02.18.2020 0

Time for union spending transparency

By Rick Manning

The U.S. Department of Labor is charged with overseeing activities of our nation’s labor unions by the Labor-Management Reporting and Disclosure Act of 1959, an act that resulted from a report by a Senate Committee chaired by Massachusetts Senator John F. Kennedy.

Protecting union members from the theft and misuse of labor union funds was at the heart of the LMRDA, and transparency was identified as critical to providing this protection.  In fact, the Kennedy report stated, “A union treasury should not be managed as the private property of union officers, however well intentioned, but as a fund governed by fiduciary standards appropriate to this type of organization. The members who are the real owners of the money and property of the organization are entitled to a full accounting of all transactions involving their property.”

The report became the Senate version of the bill, and the Landrum-Griffin Act eventually passed the Senate by a 95-2 vote and the House by 352-52.

Under Landrum-Griffin union dues are only to be spent to benefit union members and transparency in reporting is the only way union members can be certain that this fundamental principle is upheld.

Yet, here we are more than 60 years after the passage of this landmark legislation still battling over unions providing basic transparency for their members.  The latest iteration of this regulatory fight is over a proposed Labor Department rule requiring transparency for state public employee unions whose parent unions have a combination of public and private members.  The rule was court tested in the George W. Bush administration, and rescinded by the Obama administration.  Now, it is back for consideration by the Trump Labor Department.

This proposed rule, known as the Intermediary Bodies rule, is particularly important due to the fact that the Labor Department’s Office of Labor-Management Standards has uncovered a significant amount of corruption in intermediate bodies in the audits it has conducted. Over the last several years, more than 5 percent of all criminal cases they have brought have involved intermediate bodies. In addition, over 13 percent of audits of intermediate bodies have resulted in criminal investigations. That is why swift and decisive action must be taken to open up these union books to their own members to ensure accountability.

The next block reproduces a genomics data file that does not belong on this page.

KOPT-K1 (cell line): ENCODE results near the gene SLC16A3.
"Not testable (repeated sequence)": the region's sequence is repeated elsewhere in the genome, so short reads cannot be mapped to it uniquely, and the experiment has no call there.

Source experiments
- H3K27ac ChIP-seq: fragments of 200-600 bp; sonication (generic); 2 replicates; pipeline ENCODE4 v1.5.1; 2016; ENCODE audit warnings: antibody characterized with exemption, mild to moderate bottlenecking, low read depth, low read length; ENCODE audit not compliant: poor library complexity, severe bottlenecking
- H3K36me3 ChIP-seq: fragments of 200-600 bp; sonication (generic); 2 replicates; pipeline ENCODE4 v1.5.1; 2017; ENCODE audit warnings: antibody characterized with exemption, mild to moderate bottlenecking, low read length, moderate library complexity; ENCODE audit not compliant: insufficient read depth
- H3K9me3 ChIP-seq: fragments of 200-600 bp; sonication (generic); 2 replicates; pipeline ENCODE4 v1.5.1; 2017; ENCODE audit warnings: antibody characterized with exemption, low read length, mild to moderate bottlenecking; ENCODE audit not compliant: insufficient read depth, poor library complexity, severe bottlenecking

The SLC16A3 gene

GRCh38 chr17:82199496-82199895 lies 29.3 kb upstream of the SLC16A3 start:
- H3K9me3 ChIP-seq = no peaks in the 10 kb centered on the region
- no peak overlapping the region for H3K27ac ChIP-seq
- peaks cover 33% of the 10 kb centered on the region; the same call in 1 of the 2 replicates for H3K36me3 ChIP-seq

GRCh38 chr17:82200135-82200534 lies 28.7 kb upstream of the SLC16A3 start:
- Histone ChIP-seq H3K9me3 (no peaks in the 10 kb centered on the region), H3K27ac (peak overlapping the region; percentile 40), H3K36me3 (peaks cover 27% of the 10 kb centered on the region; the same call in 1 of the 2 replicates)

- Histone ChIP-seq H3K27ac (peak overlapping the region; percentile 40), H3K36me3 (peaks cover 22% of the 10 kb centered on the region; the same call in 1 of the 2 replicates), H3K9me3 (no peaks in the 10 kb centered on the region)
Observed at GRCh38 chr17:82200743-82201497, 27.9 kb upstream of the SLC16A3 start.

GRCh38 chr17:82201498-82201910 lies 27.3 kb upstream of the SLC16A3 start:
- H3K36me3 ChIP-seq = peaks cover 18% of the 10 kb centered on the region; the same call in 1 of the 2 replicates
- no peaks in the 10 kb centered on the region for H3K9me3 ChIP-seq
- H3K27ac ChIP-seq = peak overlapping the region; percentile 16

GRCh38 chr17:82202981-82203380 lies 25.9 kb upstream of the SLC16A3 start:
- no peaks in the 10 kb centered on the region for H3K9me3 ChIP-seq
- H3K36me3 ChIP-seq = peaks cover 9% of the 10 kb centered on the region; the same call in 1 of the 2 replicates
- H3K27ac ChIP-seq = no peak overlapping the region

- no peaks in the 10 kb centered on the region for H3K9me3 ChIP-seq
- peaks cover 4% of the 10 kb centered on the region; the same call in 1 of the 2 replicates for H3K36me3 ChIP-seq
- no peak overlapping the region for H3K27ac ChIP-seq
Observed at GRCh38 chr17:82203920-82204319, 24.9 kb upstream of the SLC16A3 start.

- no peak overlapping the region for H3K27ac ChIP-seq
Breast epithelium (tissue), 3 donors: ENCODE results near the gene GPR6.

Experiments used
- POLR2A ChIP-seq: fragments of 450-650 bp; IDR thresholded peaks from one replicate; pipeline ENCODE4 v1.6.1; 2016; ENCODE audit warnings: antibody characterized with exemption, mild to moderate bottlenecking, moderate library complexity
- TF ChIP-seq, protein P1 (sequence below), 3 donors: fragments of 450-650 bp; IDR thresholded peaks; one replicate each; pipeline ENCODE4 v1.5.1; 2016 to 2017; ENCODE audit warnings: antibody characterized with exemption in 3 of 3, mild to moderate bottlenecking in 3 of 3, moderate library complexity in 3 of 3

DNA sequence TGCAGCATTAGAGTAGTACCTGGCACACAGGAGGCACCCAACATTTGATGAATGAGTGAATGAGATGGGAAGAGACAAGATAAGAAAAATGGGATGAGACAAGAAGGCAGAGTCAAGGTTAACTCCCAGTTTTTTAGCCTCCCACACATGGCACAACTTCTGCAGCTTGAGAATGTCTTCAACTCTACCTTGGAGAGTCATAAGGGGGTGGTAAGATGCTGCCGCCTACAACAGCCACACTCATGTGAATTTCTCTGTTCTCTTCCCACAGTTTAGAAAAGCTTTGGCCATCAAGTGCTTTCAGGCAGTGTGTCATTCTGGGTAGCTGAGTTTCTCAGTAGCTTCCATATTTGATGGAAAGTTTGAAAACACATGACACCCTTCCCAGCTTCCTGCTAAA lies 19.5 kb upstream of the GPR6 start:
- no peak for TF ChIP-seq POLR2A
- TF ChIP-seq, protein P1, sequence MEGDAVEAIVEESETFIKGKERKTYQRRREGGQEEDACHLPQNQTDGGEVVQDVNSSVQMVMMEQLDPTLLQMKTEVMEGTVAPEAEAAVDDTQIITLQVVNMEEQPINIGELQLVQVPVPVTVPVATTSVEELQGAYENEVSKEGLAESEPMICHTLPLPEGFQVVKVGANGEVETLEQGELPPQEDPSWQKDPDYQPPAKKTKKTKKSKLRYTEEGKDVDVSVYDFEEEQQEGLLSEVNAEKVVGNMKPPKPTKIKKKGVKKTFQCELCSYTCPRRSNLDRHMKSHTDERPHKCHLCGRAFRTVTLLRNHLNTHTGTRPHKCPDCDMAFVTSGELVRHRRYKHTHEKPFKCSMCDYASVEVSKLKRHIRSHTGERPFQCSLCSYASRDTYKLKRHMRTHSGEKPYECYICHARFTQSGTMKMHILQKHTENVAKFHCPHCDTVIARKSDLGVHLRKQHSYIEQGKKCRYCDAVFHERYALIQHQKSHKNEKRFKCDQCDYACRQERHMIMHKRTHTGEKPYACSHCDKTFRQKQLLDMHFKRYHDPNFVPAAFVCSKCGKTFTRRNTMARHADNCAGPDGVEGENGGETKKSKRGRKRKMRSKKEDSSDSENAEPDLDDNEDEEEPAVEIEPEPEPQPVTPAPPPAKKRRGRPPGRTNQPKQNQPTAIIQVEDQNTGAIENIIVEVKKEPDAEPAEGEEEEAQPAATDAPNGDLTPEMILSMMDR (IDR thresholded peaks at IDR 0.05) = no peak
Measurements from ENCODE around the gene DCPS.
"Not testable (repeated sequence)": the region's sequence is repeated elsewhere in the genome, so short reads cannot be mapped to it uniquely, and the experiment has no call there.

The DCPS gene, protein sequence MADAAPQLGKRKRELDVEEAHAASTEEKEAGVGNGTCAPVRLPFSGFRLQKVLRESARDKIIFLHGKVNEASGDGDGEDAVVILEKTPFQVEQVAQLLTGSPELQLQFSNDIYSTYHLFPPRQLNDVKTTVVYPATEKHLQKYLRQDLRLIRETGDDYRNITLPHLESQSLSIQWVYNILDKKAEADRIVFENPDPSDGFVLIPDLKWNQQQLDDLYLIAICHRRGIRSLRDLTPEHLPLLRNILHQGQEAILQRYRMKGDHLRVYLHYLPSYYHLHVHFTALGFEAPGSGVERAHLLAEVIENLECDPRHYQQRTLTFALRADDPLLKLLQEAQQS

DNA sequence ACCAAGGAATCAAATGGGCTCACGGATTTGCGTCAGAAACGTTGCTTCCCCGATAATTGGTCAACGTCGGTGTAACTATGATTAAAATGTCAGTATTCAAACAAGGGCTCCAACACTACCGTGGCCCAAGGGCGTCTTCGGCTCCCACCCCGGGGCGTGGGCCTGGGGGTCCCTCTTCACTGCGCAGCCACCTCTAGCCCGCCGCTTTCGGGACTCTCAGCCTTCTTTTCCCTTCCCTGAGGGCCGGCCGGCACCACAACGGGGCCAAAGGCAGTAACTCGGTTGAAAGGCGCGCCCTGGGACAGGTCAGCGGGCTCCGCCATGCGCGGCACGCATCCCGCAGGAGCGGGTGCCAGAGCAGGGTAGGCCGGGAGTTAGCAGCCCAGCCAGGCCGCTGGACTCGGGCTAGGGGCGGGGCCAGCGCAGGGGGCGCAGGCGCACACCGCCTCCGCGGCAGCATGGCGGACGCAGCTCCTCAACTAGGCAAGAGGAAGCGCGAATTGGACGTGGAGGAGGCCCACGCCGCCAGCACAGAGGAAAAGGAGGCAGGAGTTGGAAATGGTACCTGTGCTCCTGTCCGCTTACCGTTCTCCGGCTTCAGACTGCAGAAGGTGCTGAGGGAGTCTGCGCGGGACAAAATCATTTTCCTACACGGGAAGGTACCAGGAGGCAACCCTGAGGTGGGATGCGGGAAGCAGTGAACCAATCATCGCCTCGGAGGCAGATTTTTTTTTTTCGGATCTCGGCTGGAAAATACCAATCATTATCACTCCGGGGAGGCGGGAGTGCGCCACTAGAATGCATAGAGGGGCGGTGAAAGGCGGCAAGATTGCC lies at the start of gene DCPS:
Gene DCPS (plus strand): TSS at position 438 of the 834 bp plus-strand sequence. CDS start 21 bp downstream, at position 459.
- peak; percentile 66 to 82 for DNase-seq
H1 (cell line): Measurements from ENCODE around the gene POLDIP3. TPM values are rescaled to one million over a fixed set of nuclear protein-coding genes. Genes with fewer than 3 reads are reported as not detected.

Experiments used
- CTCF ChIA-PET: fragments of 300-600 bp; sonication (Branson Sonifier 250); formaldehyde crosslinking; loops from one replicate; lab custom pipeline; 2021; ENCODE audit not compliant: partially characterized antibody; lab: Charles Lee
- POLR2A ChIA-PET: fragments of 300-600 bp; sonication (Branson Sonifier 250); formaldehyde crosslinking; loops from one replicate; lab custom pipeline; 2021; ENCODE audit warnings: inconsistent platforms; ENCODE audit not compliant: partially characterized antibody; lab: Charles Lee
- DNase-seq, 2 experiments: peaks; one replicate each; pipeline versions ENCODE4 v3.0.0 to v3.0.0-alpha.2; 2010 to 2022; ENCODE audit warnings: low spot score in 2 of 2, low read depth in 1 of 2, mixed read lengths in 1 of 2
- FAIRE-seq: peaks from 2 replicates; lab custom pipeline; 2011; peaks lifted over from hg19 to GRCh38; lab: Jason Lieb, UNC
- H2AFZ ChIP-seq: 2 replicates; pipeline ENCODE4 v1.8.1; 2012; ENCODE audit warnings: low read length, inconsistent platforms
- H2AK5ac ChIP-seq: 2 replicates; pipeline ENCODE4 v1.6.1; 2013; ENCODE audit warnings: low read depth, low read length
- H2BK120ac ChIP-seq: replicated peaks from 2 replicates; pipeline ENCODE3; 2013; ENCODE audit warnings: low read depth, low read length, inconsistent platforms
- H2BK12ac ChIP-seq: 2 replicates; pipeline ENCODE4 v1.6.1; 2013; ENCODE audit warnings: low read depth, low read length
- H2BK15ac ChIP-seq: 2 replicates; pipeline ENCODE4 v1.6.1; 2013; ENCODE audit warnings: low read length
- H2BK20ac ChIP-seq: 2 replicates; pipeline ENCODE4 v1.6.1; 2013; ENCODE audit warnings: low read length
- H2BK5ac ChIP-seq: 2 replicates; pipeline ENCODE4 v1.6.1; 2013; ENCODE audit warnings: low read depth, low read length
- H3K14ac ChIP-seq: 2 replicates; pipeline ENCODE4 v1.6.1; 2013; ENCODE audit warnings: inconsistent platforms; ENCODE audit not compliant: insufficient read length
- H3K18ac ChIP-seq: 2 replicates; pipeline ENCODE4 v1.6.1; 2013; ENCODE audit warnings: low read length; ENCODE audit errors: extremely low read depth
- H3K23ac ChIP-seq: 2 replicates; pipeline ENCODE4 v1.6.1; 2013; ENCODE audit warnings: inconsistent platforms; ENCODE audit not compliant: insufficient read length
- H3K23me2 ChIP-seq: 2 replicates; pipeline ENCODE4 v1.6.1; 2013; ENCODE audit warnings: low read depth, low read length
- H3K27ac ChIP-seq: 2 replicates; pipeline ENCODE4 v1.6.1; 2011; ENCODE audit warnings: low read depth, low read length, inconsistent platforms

We know from past experience that requiring labor organizations to file annual reports makes a positive difference. For example, by examining these reports, Los Angeles Times writer Paul Pringle discovered that the president of a Service Employees International Union affiliate was lavishly spending the union’s funds on himself, his wife, and his mother-in-law. That investigation led to the union president’s removal from office; he was subsequently tried and convicted in federal court.

The Department of Labor requested comments as to whether or not the filing threshold for intermediate bodies ($250,000 in annual revenues) should be raised. ALG does not believe that the threshold should be raised. A quarter of a million dollars is a significant amount of money, and it is not too much to ask of intermediate bodies that they file an annual report on their activities.

This proposed rule is not a large change, but it is important. The rule reaffirms the rights of union members and the public to know how public employee unions are spending their funds and is in keeping with Congressional intent. Frankly, it is absurd that public employee unions are not currently required to provide a fuller accounting of how they are spending their money.

When it comes to transparency, it is clear that the law requires it, and today’s labor unions fear it, as it makes them more accountable to their members making their political control just a little less firm, but most importantly, union members deserve to know how their dues money is spent.

Rick Manning is the President of Americans for Limited Government.

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